First up - make sure you keep a very thorough diary of what you do because you'll forget the details that can make the book great. I wish that certain sections of my dairy had been a bit more complete - it's hard to do so at the end of a long day but it'll be worth it.

Unfortunately the world of publishing is a very very competitive place and unless a publisher sees something extra special or you are a celebrity/have an unusual story (i.e. an accident or something) it is hard to get a publisher. I have tried very hard and have been offered three publishing deals, all with me putting money in, ranging in amounts from £1,500 - £5,000. I sent off probably 200+ emails and letters to publishers and these are the only offers I've had. I was tempted by the lower end offer, but decided to self publish in the end and since I have done, my book has gone down well and is selling about 100 copies/month.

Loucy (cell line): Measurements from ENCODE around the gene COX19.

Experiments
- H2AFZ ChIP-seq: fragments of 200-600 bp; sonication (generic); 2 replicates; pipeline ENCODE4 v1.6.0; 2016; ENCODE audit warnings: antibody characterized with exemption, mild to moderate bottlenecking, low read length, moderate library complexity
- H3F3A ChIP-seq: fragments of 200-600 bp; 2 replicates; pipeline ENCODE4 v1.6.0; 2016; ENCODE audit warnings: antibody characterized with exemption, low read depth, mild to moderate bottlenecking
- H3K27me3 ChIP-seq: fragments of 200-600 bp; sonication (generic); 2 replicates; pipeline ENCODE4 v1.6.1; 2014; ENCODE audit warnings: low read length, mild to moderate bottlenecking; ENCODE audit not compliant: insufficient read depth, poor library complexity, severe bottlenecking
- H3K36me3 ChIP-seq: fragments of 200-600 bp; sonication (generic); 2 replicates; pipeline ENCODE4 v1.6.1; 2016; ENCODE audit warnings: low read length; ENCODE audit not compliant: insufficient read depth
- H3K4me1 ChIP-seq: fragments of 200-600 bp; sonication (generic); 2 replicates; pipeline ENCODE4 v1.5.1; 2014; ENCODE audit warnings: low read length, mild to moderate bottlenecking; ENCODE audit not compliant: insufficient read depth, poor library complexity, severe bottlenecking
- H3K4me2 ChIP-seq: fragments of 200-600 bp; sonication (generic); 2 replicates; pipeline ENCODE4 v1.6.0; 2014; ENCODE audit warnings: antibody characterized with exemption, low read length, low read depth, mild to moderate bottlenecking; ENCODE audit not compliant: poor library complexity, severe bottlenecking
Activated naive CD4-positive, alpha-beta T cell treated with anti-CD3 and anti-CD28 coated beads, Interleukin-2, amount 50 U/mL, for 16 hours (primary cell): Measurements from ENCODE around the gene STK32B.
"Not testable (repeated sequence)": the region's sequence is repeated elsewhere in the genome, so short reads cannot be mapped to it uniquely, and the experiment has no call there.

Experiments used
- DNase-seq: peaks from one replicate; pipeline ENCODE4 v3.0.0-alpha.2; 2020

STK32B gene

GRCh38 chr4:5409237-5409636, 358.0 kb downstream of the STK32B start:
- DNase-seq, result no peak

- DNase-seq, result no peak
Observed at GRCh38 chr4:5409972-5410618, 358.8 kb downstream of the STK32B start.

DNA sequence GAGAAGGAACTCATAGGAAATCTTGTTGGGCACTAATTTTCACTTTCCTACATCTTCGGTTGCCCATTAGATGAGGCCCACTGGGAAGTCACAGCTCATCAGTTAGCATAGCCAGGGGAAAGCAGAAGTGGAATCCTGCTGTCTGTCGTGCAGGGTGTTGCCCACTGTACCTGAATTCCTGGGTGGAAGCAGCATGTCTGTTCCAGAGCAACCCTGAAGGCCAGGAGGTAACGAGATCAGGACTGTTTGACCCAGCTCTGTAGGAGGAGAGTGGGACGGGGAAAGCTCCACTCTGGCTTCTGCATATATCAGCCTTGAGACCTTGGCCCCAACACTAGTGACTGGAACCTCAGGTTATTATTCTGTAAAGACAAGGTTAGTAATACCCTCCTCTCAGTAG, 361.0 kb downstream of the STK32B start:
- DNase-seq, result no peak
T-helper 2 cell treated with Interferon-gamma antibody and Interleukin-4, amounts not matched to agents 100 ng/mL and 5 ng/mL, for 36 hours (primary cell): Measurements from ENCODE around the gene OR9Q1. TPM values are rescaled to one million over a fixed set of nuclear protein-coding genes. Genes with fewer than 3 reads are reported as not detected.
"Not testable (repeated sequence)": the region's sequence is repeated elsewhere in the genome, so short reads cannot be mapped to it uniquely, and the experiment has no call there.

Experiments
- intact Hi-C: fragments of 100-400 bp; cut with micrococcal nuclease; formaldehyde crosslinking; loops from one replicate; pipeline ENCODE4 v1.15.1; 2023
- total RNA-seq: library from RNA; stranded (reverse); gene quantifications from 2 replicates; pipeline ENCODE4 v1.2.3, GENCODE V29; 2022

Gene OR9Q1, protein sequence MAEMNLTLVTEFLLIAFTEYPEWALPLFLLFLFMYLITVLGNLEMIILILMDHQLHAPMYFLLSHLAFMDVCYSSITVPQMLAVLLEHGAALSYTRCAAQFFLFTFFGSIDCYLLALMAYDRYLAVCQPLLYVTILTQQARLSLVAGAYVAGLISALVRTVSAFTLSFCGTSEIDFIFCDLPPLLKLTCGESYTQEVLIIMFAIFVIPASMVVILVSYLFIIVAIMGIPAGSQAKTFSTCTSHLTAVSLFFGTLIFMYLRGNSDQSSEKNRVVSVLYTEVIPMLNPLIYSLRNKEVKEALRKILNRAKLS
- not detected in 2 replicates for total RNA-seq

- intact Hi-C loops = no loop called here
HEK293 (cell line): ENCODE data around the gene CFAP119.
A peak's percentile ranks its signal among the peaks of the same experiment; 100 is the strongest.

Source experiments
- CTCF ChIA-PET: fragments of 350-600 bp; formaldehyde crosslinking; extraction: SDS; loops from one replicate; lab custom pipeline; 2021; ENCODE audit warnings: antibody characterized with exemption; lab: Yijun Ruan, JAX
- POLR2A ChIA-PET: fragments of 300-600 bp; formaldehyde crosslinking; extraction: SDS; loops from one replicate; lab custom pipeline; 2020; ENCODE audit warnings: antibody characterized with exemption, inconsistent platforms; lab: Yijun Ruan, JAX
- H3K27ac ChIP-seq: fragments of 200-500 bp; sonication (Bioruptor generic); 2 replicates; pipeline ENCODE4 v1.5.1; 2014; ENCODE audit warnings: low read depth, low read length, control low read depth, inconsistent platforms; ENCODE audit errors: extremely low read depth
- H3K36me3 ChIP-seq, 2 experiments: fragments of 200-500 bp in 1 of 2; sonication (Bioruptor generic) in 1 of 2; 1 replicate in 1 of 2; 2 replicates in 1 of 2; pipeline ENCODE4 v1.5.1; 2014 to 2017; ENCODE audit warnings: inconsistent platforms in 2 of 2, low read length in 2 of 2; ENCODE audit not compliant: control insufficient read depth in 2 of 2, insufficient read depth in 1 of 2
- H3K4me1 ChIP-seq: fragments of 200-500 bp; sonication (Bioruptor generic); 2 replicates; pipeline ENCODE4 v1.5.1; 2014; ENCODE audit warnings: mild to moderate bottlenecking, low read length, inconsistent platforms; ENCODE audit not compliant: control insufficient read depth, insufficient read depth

Self publishing is a good option in my opinion. You get much higher royalties and have more control over getting the book completed in exactly the way that you want to.

If you want to go down the traditional publishing line, you'll have to come up with a USP, which you already have, being the youngest Brit to attempt Everest. With the people you have behind you, you will probably have a decent chance of getting published. What I would say is that if you don't get a large publisher on side, with connections and that are able to bring in sales for you, it probably isn't worth it and self-publishing is a better option.

Not may publishers these days take unsolicited manuscript submissions, but if you search on google, you will find some. To approach the larger publishers, you'll need to go through an agent, who'll take a cut of your royalties..